Hardware Used for this Review

For the purposes of this review, I’ve installed and run Windows 8 on a wide variety of hardware. I’ve done most of the review on a pair of machines, which I’ll spec out here:

 

Dell Latitude E6410

Dell Latitude D620

CPU 2.53 GHz Intel Core i5 M540 2.00 GHz Intel Core 2 Duo
GPU 512MB NVIDIA Quadro NVS 3100M Intel GMA 950
RAM 8GB DDR3 2GB DDR2
Hard drive 128GB Kingston V100 SSD 7200RPM laptop HDD
OS Windows 8 x64 Windows 8 x86

I also installed and used Windows 8 on the following computers for at least a few hours each:

 

Netbook

Late 2006 20" iMac

Mid-2007 20" iMac HP Compaq C770US Late 2010 11" MacBook Air Custom-built Mini ITX desktop
CPU 1.6 GHz Intel Atom N270 2.16 GHz Core 2 Duo 2.4 GHz Intel Core 2 Duo 1.86GHz Intel Pentium Dual-Core 1.6 GHz Intel Core 2 Duo 3.10 GHz Intel Core i3-2105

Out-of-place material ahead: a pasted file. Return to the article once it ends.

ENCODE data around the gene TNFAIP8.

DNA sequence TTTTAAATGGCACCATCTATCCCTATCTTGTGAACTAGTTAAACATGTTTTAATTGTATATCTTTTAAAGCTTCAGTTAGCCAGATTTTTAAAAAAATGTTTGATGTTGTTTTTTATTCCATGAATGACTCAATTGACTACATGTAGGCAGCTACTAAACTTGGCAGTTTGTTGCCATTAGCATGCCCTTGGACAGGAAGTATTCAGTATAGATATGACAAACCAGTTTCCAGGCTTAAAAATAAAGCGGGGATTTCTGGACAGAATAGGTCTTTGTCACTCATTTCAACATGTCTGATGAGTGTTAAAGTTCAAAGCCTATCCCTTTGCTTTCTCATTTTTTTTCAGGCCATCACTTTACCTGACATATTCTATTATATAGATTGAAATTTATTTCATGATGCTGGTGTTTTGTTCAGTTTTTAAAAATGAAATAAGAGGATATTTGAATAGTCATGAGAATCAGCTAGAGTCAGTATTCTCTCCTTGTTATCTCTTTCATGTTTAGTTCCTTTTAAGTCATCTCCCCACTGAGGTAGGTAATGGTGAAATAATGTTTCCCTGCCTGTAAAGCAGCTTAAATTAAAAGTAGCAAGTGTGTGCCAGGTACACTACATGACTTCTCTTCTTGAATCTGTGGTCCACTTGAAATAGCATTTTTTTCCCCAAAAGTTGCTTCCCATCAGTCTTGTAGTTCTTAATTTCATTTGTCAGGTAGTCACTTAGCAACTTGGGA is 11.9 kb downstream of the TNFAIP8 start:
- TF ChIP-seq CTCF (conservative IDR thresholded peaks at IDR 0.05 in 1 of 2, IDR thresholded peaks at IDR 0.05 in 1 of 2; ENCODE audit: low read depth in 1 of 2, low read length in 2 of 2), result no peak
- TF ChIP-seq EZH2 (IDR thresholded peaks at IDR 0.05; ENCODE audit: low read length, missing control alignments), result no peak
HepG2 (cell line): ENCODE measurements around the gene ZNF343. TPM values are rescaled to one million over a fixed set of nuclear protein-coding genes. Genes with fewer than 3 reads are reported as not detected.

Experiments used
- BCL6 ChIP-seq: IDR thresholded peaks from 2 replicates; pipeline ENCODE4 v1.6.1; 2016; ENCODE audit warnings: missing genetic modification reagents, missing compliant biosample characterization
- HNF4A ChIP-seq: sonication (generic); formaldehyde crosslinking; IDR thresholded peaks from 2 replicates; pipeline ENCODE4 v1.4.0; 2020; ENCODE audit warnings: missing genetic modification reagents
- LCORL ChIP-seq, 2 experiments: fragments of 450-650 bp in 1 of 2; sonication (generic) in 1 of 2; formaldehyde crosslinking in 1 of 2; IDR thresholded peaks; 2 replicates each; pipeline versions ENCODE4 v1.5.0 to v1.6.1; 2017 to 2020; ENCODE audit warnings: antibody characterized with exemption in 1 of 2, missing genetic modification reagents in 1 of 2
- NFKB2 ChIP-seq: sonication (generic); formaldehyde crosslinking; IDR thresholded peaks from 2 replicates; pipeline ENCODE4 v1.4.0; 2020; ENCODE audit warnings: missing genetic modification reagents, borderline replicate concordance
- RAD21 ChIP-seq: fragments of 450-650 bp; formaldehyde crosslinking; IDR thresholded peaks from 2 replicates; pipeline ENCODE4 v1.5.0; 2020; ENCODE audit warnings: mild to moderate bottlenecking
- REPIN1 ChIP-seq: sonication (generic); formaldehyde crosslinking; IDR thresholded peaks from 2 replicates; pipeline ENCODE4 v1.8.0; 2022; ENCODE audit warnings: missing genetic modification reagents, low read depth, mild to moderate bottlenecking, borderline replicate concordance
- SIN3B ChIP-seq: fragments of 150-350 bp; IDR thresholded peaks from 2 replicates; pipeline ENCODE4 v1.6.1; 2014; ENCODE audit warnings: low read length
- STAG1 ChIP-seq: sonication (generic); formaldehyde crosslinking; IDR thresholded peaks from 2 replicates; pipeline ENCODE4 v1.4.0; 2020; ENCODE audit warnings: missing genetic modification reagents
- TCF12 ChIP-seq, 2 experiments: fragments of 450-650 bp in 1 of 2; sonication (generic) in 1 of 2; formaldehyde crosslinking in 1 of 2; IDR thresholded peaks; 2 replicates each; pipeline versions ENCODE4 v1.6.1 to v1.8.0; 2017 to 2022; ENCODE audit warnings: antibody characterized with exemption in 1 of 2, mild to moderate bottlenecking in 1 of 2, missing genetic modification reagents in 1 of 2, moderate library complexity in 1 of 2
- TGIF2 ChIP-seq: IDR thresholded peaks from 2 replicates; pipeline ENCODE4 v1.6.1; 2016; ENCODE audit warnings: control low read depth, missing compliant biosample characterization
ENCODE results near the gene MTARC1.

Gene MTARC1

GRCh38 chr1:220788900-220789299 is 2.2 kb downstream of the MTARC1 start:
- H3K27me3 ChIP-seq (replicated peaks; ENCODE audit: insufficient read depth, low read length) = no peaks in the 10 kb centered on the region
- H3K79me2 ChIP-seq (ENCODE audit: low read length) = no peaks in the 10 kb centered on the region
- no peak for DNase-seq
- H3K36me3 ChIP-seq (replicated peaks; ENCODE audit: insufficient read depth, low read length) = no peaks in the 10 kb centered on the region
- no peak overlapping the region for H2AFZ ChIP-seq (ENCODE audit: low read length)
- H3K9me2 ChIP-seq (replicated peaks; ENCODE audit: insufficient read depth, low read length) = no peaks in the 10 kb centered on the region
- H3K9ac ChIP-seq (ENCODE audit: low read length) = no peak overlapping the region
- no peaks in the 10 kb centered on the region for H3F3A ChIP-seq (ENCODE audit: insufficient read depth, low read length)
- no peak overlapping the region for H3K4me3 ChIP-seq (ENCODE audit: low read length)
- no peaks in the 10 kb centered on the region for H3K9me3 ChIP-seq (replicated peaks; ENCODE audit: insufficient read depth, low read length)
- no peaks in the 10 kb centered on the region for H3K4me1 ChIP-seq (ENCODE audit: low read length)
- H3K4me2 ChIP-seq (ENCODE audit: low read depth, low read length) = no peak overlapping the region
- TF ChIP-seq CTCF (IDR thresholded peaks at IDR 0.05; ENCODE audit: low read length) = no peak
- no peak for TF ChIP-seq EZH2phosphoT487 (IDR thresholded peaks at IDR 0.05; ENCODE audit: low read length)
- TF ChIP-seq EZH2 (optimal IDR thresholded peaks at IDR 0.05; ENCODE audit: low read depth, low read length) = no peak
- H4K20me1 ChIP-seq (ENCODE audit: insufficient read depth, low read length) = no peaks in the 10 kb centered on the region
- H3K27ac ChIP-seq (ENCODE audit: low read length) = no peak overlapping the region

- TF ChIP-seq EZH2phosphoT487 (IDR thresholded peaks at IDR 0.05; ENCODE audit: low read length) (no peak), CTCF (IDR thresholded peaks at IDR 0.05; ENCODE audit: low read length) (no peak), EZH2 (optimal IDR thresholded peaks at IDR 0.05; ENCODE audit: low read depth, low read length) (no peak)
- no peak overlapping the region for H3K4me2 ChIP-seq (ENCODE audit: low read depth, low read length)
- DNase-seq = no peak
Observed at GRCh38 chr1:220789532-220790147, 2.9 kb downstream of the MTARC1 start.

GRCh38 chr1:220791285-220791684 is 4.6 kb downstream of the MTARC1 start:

GPU Intel GMA 950 128MB ATI Radeon X1600 256MB ATI Radeon 2600 Pro Intel GMA X3100 NVIDIA GeForce 320M Intel HD Graphics 3000
RAM 1GB DDR2 2GB DDR2 4GB DDR2 2GB DDR2 4GB DDR3 8GB DDR3
Hard drive 5400RPM laptop HDD 7200RPM desktop HDD 7200RPM desktop HDD 16GB Samsung SSD 128GB Samsung SSD 64GB Crucial M4 SSD
OS Windows 8 x86 Windows 8 x86 Windows 8 x86 Windows 8 x64 Windows 8 x64 Windows 8 x64

This broad list of hardware, most of it at least a couple of years old, should be representative of most machines that people will actually be thinking about upgrading to Windows 8—there will be people out there installing this on old Pentium IIs, I'm sure, but those who are already know that they're edge cases, and are outside the scope of this review.

Update: Hey AMD fans! A lot of you noticed that there weren't any AMD CPUs included in my test suite. This was not intentional on my part, but rather a byproduct of the fact that I have no AMD test systems on hand at present. For the purposes of this review, these specifications are provided to you only to give you an idea of how Windows 8 performs on hardware of different vintages and speeds, not to make a statement about the relative superiority of one or another CPU manufacturer. For the final, RTM version of Windows 8, we'll make an effort to include some AMD-based systems in our lineup, with especial attention paid to whether Windows 8 improves performance numbers for Bulldozer chips.